Cats with big ears are a sight to behold. With big flapping ears and small heads, some look like little elephants, bats, or even elves.
Besides, larger ears can pick up on even the smallest sounds, which is vital for their survival when in the wild. And they make it easier for them to hear as you come home so they can greet you in their favorite way.
If you’re looking for cat breeds with large ears to grace your home, here are some of my favorite.
Also Check: Cute Cat Breeds With Short Ears
17 Cat breeds With Big Ears
From the Dobby-like Sphynx to the beautiful Balinese and beyond, these stunning felines have one thing in common: their big ears!
Sphynx cats are some of the most recognizable cat breeds. They are known for their hairless coat, which occurred due to a genetic mutation.
But besides the “bald” coat, Sphynx cats also have big ears, a slender body, and relatively long legs.
Sphynx cats are pretty intelligent and love entertaining their owners. However, be careful not to take them outside since their coat is sensitive.
Siamese cats are some of the most popular cat breeds in the world.
Originating from Siam (modern-day Thailand), they have a unique temperature-sensitive albinism gene that causes darker colors on their nose, paws, and tail (the colder parts) and a creamish color on the other parts of their bodies.
Besides having big ears, Siamese cats are also some of the few cats that exclusively have blue eyes and have been involved in developing other cats with blue eyes, including some short-ear cat breeds like the Himalayan.
All types of Siamese cats are also quite friendly, talkative, and quite demanding of attention. So, make sure you don’t leave them alone for a long time.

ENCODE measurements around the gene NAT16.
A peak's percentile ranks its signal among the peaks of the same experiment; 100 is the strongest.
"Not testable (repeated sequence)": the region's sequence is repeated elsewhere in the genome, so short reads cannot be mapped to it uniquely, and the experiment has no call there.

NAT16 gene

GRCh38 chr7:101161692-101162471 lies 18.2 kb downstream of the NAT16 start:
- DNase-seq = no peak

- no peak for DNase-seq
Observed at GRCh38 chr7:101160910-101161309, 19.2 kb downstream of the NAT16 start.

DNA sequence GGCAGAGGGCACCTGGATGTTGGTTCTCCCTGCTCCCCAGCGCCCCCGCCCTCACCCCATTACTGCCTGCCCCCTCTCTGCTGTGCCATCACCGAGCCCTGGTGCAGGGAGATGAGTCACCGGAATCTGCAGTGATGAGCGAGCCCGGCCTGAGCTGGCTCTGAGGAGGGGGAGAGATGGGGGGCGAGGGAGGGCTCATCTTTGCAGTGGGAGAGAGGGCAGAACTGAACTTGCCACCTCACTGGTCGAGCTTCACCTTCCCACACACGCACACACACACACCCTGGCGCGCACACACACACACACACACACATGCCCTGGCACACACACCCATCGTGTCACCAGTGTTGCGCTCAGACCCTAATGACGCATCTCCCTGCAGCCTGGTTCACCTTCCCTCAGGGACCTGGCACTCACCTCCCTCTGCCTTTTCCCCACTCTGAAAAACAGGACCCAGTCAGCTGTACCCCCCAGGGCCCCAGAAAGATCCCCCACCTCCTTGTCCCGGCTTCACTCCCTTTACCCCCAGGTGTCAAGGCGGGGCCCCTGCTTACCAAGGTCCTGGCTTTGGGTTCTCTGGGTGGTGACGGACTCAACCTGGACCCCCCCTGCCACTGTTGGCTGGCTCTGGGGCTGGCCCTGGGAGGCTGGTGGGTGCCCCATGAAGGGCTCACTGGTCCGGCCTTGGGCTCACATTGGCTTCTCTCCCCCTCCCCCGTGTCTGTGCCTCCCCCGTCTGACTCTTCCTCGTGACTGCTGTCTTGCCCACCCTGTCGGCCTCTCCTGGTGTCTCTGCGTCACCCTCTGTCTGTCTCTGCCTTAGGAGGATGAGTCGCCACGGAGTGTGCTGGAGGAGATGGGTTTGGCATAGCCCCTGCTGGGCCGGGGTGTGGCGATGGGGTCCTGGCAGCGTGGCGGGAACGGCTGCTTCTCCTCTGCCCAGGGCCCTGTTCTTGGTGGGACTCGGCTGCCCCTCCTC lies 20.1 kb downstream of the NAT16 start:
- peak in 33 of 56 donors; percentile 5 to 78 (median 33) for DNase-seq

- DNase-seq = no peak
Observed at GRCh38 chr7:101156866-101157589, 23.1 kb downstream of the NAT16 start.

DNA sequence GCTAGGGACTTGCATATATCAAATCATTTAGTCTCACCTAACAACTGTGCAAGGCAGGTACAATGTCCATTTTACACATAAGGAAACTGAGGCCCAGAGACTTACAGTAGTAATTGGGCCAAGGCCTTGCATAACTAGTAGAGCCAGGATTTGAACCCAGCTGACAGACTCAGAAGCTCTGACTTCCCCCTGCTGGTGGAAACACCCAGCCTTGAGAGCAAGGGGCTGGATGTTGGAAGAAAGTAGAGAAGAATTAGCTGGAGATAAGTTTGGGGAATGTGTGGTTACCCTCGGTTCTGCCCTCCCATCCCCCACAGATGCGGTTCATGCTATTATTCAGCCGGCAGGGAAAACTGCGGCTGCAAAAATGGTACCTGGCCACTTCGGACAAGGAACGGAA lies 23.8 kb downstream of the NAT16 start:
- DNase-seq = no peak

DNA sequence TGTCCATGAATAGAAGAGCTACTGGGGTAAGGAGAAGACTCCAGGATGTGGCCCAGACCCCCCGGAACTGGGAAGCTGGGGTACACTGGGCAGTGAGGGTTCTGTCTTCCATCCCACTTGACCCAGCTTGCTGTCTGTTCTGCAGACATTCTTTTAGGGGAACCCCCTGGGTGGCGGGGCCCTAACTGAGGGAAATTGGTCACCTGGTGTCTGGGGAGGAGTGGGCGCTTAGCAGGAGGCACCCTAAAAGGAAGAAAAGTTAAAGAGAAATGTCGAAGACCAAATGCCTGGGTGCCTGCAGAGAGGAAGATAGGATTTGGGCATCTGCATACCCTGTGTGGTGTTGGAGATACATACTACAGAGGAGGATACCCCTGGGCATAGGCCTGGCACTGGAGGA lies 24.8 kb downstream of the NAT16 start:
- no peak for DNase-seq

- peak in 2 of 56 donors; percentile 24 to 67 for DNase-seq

Read more about the different Siamese colors.
Balinese cats are a hairy version of the Siamese cat breeds. They have the same pointed color pattern, an almost similar build, blue eyes, and big ears.
But unlike the Siamese, Balinese cats didn’t develop in Bali. They are believed to be a genetic mutation that occurred in the Siamese cats imported to the United States and the UK in the 19th century.
Balinese cats are playful, talkative, and could use activities that will engage their hyperactivity nature.
The Savannah cat is an exotic cat breed and one of the most expensive cat breeds globally. It resulted from crossing a Siamese domestic cat with a Serval, an African wild cat.
The result was a medium to large cat with a golden-brown spotted coat, large ears, and short hair.
Despite having wild blood in them, Savannah cats are friendly, loyal, playful, excellent jumpers, and can be trained to walk on a leash.
However, not all regions allow the ownership of Savannah cats, so make sure you check with the local authorities before getting one.
Check: Garfield Cat Breed
This is another quite popular and old cat breed that dates back to the first domesticated animals, though the modern breed was developed through crossbreeding.
Also known as Abys, Abyssinian cats are known for their ticked tabby coat pattern, a reddish-brown coat color, a medium-sized build, large pointed ears, and almond-shaped eyes.
Abyssinian cats are brilliant, playful, and fun to have around your home. Just make sure you can keep up with their energy levels.
The Ocicat is a domestic cat bred to look like a leopard (spotted coat), but no wild cats were involved in the breeding process.
On the contrary, it’s a mixture of a Siamese, an Abyssinian, and American Shorthair, though the latter was added due to an error. They were named Ocicats since they resemble the Ocelot, a wild cat native to Argentina and Texas.
Considering it is a crossbred between some of the most active cats, Ocicats are playful, intense, and enjoy being in the company of their owners.
To match their energy levels, get enough mental and physical stimulation toys, and even teach them some tricks like you would with a dog. You’ll be surprised at how fast they can learn.